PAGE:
An Advisor's Guide to Client Misconceptions

Financial advisors understand money and investing to a degree that surpasses a majority of the population. Because of that, advisors must frequently navigate gaps in their clients’ financial educations. Here are some common client misconceptions and how to handle them.

Misconception #1: The Basics

Vance Barse noted, “When we look at common planning gaps, we really need to start with the basics. Core financial literacy is not even taught in this country. Clients often don’t know what time value of money is, or the value of compound interest, or even the fundamental differences between stocks and bonds — let alone what their broader financial picture is.”

With frequent client misconceptions around even the 101 level of finance, it can be tricky for advisors to bridge the gap and clearly communicate their strategies. Barse counteracts this through a robust onboarding process. “When clients come onboard, we like to start with an understanding of what their foundational financial literacy is, what they are trying to achieve in their planning/investment process, and pair the two so they can understand how what we’re doing for them is unique to their goals,” he said.

Misconception #2: Higher Incomes Mean Fewer Money Woes

According to Charlotte Geletka, “a lot of people think that increasing their earning potential will take away some of their challenges with money. And that’s not the case.” Though a better-paying job can help relieve financial stress, more income doesn’t automatically solve problems and could, in fact, create some.

A new job with a better salary might look comfortable on paper, but it could complicate matters. For example, it could involve transitioning from a work at home situation to an office situation, which means greater expenses for gas and lunch. It could even add a dinner expense if the hours are longer. These expenses could add up quickly and diminish the on-paper value of the promotion.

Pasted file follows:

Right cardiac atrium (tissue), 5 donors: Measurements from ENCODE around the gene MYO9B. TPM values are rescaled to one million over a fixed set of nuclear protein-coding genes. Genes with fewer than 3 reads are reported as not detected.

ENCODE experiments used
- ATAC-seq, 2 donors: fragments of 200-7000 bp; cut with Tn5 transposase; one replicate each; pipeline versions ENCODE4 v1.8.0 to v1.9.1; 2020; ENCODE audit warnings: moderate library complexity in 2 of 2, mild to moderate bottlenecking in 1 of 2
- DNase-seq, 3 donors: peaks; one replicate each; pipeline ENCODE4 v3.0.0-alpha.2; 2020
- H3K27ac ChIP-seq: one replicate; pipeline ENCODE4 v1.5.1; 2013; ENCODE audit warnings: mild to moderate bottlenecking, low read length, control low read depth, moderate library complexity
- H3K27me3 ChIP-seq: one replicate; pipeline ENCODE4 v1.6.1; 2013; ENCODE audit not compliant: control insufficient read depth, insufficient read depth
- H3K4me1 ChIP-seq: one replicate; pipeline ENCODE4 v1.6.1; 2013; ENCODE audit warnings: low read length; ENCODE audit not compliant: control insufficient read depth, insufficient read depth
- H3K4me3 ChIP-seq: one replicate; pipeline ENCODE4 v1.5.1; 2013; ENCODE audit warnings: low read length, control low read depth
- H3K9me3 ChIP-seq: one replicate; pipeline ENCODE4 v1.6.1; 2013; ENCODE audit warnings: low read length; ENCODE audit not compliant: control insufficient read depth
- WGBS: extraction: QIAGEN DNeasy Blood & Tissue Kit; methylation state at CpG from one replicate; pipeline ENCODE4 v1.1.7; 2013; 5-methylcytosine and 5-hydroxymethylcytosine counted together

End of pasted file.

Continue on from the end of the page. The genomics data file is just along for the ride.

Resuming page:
Lifestyle creep is also very much a thing that many people are vulnerable to once they start earning more money. Earning more money makes people more likely to spend money, and the impulse takes an enormous amount of discipline to counteract.

Misconception #3: Taxes — Pretty Much Everything About Taxes

Simply put, people do not understand taxes. What’s worse is that many people assume they have a handle on it. Geletka noted, “I definitely see knowledge gaps in understanding taxes. Taxes have really gained increasing complexity in the past five years. People don’t understand the changes that came in 2017 and how it impacts their financial situation.”

A critical service financial advisors can provide for clients is helping them wrap their heads around their tax situation, which in all likelihood is very different than the one they imagine they have.

Misconception #4: Being Born With Money Gives You a Better Understanding of Money

Our society tends to assume the amount of money someone has is in line with their financial acumen. Many Americans have priors that are inclined to frame financial success as a direct result of an individual’s efforts. The reality is that the amount of money someone has is largely determined by the amount they grew up with.

What this means is that people with little to no money might, in fact, be far savvier with their money than someone born with an excess of it. A 2019 Georgetown Center on Education and Workforce study found that being born wealthy is the leading cause of having wealth, more so than financial acumen or talent. “To succeed in America, it’s better to be born rich than smart,” Anthony P. Carnevale, director of the CEW and lead author of the report, said on CNBC’s “Make It.”

This means financial advisors might have to walk a tricky tightrope to navigate wealthy clients who think they understand the money they have far more than they do.

How to Deal With Misconceptions From Clients Who Don’t Understand Their Own Gaps

Fortunately, Geletka has some tactics on how advisors can navigate clients who don’t understand their own gaps. “I’m really clear in my initial client meetings, when I outline who we are and how we work. You may hire me for one thing — perhaps investment or deep dive analysis — but I will be very honest and transparent about what red flags that you have in your financial life. And so if you hire me, you have to be willing to understand that I’m a truth teller.”

Establishing boundaries and setting expectations from the jump is critical, and gives you something to refer back to should a client’s pride put them at odds with your much more considered strategy. Overcoming misconceptions and psychological hurdles takes clear communication.

For more news, information, and analysis, visit the Financial Literacy Channel.